Summer 2016 box office: A comprehensive wrap of all the hits and flops
Summer 2016 is over, and like every year, it was quite the mixed bag. As a final wrap for this year, we’ve put together a box office report – which we’ve divided into the hits and misses.hollywood Updated: Sep 10, 2016 13:08 IST
Summer 2016 is over, and like every year, it was quite the mixed bag. But what made this year unique (and also underwhelming) was the sheer number of reboots, sequels and remakes that flooded our screens.
As a final wrap for summer 2016, we’ve put together a box office report – which we’ve divided into the hits and misses. And as an added bang for your buck, we’re also telling you how the films were received critically.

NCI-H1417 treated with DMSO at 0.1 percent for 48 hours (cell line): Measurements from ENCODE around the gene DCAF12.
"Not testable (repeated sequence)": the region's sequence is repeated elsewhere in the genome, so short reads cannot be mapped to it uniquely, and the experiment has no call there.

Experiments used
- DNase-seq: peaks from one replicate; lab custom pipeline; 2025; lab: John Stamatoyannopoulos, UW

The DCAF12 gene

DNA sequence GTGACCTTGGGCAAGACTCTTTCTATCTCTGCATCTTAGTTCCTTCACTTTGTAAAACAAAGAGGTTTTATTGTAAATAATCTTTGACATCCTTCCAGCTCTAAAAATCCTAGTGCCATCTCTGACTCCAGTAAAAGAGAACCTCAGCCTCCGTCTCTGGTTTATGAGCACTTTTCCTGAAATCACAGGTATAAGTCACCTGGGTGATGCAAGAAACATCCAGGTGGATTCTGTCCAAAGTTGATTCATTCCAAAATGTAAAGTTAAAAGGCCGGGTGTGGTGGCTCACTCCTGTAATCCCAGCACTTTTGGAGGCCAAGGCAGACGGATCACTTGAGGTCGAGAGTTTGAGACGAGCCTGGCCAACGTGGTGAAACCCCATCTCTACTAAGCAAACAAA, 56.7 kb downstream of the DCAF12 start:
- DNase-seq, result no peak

Before we begin, you should keep in mind a few basic rules. An average Hollywood movie usually needs to make double its budget to break even, taking into account the production costs and exhibitor fee (which is usually divided 50-50, except in China, where the profit sharing ratio is around 25-75). The reported budgets of these films are without taking into account advertising, which can range anywhere from $20-$30 million for the smaller films to $100 million+ for the big tentpoles.
Also, it should be mentioned that it is generally accepted that the summer movie season starts in March and ends in August – so, no Deadpool.
So, in the interest of staying positive, let’s get the major flops out of the way before moving on to the big success stories.
For everyone’s convenience: $100 million = Rs 669 crore.